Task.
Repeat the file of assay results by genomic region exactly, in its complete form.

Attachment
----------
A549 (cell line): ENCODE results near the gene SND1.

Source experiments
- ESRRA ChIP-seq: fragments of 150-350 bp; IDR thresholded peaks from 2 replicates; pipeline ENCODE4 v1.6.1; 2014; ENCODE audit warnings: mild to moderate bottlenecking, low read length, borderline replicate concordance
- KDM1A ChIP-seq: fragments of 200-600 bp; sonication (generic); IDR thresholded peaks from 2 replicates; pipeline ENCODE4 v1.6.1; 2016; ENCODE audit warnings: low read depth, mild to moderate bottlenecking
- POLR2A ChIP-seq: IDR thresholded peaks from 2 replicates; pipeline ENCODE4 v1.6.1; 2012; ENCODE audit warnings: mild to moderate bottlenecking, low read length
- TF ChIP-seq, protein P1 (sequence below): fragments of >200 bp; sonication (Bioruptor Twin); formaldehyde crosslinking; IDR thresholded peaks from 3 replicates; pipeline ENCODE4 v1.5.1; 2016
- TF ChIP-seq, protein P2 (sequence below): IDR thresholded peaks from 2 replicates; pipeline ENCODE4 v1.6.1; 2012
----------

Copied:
A549 (cell line): ENCODE results near the gene SND1.

Source experiments
- ESRRA ChIP-seq: fragments of 150-350 bp; IDR thresholded peaks from 2 replicates; pipeline ENCODE4 v1.6.1; 2014; ENCODE audit warnings: mild to moderate bottlenecking, low read length, borderline replicate concordance
- KDM1A ChIP-seq: fragments of 200-600 bp; sonication (generic); IDR thresholded peaks from 2 replicates; pipeline ENCODE4 v1.6.1; 2016; ENCODE audit warnings: low read depth, mild to moderate bottlenecking
- POLR2A ChIP-seq: IDR thresholded peaks from 2 replicates; pipeline ENCODE4 v1.6.1; 2012; ENCODE audit warnings: mild to moderate bottlenecking, low read length
- TF ChIP-seq, protein P1 (sequence below): fragments of >200 bp; sonication (Bioruptor Twin); formaldehyde crosslinking; IDR thresholded peaks from 3 replicates; pipeline ENCODE4 v1.5.1; 2016
- TF ChIP-seq, protein P2 (sequence below): IDR thresholded peaks from 2 replicates; pipeline ENCODE4 v1.6.1; 2012